Being the home of over half the World’s population and the host of millions of tourists yearly, cities are ever more being forced to direct their efforts towards securing livable and sustainable futures. Dealing with complex interrelated issues such as sustainability, climate change, tourism, gentrification and, most recently, the effects of Covid-19, cities - and especially World Heritage Cities - must seek to preserve their historical roots while changing continuously. Yet, is it possible to find a balance between an authentic and a dynamic city life? The upcoming volume ‘Living (World) Heritage Cities: Insights from Archaeology and History, Geography and Social Sciences, Planning and Design’ seeks to comprehend and concretize the problems faced by cities today by taking an interdisciplinary approach and global scope. It is an initiative of the LDE Centre for Global Heritage and Development.
The character, identity and planning of cities is partly defined by their historical development and origins. Inner cities follow ancient waterways and roads, and buildings and other structures may be (partially) historic. It is this heritage, that makes cities attractive for tourists, enterprises and government institutions to visit or settle in them. But this also means that modern city dwellers live in an environment that largely depends on decisions made by previous generations, while at the same time face modern problems that were never envisioned by those generations. Modern city life asks for adaptations and internal dynamics to change city appearances and functions. Especially in the case of World Heritage cities adaptations are significant. Tourists, eager to experience the ‘Outstanding Universal Value’ of a place, require accommodation, food, entertainment and souvenirs. Developers convert historical buildings into hotels and tourist shops; traffic constantly pressurizes old, narrow streets, and inhabitants increasingly move to less gentrified outer zones.
Change is inevitable to keep cities livable. However, change and urban development can threaten both the authenticity and integrity of cities’ cores and buffer zones, the exact elements that once entitled them to become World Heritage. Evidently, city characters change slowly over time, there is no such thing as a static city. However, the desire to assign a World Heritage status to living cities may overshadow the awareness of its possible implications for the city and its inhabitants. It also raises questions whether studying the diversity of long-term urban traditions effectively informs design for sustainable urban futures, who are the stakeholders and how are they involved in new developments?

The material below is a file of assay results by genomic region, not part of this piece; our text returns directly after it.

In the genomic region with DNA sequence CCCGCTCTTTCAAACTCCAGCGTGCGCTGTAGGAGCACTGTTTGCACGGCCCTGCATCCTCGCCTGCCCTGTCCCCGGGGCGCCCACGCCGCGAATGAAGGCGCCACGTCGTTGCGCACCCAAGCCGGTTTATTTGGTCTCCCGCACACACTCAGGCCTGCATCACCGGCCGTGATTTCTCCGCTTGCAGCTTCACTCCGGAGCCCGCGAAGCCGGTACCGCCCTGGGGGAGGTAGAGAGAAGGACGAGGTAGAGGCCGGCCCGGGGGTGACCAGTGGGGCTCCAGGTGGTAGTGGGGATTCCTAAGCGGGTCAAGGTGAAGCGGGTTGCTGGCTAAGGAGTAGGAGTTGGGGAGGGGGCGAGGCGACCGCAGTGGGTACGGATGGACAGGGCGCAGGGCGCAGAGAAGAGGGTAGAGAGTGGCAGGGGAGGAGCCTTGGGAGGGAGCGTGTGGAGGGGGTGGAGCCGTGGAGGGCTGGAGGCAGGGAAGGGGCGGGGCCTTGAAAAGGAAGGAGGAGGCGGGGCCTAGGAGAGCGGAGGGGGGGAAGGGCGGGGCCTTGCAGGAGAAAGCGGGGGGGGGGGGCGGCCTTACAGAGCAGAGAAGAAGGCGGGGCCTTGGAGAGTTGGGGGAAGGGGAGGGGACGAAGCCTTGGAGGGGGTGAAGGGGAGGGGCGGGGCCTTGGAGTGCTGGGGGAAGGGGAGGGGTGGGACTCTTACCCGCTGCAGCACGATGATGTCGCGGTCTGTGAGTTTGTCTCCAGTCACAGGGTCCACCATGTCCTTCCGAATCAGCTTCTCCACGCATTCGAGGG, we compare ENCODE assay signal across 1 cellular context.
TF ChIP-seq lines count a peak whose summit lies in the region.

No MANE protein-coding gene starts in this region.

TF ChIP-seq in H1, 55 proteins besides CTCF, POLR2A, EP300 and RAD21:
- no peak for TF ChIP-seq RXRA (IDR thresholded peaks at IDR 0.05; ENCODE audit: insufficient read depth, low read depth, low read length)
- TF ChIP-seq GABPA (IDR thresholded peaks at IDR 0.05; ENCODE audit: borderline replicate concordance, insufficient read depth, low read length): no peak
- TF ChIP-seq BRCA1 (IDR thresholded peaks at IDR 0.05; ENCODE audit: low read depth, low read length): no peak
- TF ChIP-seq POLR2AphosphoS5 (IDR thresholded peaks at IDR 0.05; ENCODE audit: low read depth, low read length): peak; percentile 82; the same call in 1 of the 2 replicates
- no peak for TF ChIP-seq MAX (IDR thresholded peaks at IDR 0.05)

Furthermore, the sudden spread of Covid-19 changed the overcrowded cityscapes of World Heritage cities drastically into empty streets. How will these cities and their inhabitants respond when mass tourism returns? What measures can or should now be taken while mass tourism is on pause?
Such questions and dichotomies lie at the heart of the volume ‘Living (World) Heritage Cities: Insights from Archaeology and History, Geography and Social Sciences, Planning and Design’ (upcoming, Leiden University Press). Taking a global scope and an interdisciplinary approach, it seeks to understand how different metropoles react and deal to similar urban problems. Using case studies from, among others, London, Tehran, Turku and Ahmadabad it seeks to understand how their inhabitants show resilience in the face of the pandemic, and gain insight from their specific experiences in order to understand the effects of Covid-19 on tourism and (intangible) heritage. Besides, it tries to render the different approaches city dwellers have developed to protect their (intangible) heritage, create more clean and sustainable cities, and explore how they interact with and redesign their cityscapes to accommodate for future difficulties.
The ‘Living (World) Heritage Cities’ volume will appear later in 2021 and will be an online open access publication with printed volumes printed on demand. The Volume is part of an eponymous program which also offers multiple international seminars. It is an initiative of the Leiden-Delft-Erasmus Universities’ Centre for Global Heritage and Development.